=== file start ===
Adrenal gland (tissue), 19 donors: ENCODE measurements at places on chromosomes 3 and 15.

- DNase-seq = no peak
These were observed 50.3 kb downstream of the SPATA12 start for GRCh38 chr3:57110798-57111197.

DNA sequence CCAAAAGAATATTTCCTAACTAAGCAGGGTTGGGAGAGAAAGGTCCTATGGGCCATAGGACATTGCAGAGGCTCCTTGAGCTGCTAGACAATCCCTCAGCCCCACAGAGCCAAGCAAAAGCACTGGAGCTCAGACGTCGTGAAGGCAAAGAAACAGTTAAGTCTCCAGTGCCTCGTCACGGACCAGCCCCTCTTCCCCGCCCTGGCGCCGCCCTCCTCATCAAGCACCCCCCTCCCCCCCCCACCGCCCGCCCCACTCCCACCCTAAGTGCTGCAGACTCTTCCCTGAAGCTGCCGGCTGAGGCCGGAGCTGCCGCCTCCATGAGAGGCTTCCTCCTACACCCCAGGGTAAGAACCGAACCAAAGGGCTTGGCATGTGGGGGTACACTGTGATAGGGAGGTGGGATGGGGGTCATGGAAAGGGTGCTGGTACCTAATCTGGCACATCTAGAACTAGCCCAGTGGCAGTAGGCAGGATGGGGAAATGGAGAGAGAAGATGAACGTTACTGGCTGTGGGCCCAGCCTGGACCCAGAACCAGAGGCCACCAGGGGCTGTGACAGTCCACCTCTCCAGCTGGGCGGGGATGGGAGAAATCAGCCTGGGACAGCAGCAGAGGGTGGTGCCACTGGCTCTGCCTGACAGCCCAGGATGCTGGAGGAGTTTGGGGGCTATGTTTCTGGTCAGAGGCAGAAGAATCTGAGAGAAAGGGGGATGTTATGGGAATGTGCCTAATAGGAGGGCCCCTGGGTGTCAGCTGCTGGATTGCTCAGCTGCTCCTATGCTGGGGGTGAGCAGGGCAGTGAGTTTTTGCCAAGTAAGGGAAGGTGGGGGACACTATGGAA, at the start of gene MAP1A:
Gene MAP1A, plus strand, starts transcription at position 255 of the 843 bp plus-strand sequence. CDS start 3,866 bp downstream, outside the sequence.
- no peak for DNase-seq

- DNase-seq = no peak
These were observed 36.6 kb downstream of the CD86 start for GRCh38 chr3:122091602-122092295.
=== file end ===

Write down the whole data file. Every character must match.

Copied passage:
Adrenal gland (tissue), 19 donors: ENCODE measurements at places on chromosomes 3 and 15.

- DNase-seq = no peak
These were observed 50.3 kb downstream of the SPATA12 start for GRCh38 chr3:57110798-57111197.

DNA sequence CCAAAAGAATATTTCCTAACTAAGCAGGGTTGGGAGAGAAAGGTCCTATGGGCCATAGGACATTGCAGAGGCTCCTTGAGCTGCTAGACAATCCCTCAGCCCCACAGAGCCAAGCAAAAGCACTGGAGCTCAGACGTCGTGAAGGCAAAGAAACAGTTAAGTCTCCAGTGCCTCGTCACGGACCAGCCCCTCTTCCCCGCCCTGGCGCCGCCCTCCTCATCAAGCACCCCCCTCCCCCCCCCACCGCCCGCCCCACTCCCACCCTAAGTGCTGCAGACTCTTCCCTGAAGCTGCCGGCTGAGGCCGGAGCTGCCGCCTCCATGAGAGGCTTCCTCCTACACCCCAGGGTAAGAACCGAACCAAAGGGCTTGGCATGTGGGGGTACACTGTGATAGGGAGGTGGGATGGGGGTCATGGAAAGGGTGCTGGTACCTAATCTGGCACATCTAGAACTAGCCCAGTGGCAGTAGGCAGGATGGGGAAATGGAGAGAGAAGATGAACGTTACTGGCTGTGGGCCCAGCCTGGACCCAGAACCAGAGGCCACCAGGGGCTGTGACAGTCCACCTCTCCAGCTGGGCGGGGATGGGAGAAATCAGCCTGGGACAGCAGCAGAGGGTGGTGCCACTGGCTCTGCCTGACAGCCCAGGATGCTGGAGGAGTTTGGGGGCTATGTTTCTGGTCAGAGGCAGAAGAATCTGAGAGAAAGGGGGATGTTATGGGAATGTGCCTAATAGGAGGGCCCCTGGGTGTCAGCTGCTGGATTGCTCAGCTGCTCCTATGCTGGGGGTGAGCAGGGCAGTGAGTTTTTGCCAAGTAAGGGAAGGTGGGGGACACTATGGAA, at the start of gene MAP1A:
Gene MAP1A, plus strand, starts transcription at position 255 of the 843 bp plus-strand sequence. CDS start 3,866 bp downstream, outside the sequence.
- no peak for DNase-seq

- DNase-seq = no peak
These were observed 36.6 kb downstream of the CD86 start for GRCh38 chr3:122091602-122092295.